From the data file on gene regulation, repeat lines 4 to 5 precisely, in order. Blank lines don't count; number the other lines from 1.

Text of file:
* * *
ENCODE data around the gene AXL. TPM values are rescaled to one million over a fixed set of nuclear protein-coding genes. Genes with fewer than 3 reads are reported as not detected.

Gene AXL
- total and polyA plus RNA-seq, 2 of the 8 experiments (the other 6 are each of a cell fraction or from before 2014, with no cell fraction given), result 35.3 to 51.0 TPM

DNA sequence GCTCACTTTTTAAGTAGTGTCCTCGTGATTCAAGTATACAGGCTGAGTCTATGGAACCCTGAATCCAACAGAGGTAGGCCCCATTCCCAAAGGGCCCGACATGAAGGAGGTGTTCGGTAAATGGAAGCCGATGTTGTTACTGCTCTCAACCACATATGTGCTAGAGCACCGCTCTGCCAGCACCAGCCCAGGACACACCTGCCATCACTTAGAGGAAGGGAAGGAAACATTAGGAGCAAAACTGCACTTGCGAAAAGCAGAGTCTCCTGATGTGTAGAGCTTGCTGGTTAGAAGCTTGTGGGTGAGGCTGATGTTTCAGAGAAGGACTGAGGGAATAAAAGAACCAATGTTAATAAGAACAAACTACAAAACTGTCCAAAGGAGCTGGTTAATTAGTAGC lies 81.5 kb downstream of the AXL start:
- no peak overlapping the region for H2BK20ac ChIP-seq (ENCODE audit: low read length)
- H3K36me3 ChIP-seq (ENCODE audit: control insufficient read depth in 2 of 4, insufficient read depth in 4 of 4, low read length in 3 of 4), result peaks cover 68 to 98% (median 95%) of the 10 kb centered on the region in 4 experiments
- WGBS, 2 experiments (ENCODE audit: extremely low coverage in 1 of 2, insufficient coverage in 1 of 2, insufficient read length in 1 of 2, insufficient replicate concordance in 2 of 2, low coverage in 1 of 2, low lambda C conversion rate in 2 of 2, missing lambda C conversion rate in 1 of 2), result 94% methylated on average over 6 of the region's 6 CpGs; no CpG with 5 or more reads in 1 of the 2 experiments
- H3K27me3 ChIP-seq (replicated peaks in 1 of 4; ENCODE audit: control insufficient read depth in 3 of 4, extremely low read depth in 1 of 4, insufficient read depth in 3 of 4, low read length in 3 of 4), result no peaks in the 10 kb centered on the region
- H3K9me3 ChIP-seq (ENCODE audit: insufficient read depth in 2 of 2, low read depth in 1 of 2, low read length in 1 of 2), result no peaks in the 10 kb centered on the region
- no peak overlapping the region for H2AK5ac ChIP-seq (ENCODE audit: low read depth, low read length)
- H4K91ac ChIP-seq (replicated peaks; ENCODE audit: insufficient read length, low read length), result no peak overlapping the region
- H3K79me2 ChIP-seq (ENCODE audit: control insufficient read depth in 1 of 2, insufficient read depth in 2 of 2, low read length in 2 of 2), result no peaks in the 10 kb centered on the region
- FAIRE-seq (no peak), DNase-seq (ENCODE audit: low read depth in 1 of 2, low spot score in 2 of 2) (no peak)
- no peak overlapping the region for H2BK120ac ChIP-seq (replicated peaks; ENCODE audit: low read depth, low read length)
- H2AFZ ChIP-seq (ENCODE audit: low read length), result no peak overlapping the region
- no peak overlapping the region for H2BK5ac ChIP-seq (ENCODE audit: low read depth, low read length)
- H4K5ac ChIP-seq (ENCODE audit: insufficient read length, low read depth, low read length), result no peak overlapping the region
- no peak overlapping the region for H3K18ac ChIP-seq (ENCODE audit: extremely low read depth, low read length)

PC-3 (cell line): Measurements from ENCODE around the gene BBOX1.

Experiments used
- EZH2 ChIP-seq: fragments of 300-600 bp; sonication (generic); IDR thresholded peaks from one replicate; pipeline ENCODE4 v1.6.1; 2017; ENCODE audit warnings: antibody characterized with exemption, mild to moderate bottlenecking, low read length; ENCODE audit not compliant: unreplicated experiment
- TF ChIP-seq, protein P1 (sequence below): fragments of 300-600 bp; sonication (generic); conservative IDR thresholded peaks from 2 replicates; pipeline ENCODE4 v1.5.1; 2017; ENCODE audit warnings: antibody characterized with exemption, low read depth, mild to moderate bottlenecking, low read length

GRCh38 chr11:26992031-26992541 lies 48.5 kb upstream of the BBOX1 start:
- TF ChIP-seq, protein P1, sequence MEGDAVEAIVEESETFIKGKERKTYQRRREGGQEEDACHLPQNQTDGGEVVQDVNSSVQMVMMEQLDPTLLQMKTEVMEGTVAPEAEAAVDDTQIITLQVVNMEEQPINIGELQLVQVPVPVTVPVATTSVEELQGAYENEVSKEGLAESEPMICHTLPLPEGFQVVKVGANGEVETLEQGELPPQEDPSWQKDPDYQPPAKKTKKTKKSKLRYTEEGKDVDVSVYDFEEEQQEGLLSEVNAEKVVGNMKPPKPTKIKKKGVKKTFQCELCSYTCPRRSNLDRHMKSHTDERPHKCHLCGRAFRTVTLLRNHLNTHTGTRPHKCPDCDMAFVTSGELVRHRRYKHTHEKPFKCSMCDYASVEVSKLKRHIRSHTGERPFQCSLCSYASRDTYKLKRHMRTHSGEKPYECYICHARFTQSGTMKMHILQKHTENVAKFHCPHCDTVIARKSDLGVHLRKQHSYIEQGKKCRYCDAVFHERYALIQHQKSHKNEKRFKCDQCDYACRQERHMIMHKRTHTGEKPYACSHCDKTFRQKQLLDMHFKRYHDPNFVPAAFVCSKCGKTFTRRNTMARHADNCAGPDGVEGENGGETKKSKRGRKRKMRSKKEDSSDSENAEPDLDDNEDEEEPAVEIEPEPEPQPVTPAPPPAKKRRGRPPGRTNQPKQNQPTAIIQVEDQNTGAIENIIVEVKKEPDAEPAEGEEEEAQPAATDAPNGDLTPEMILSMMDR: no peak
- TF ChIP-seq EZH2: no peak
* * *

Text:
DNA sequence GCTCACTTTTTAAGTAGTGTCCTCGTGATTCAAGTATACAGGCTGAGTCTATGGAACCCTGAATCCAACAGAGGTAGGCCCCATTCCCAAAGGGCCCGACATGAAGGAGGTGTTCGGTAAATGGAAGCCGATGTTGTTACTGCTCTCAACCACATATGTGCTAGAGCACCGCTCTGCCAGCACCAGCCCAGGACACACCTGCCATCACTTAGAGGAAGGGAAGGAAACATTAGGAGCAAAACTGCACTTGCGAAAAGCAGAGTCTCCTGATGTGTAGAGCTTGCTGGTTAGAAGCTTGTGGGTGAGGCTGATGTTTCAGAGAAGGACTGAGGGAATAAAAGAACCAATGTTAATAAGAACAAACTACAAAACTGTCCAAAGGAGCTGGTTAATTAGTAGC lies 81.5 kb downstream of the AXL start:
- no peak overlapping the region for H2BK20ac ChIP-seq (ENCODE audit: low read length)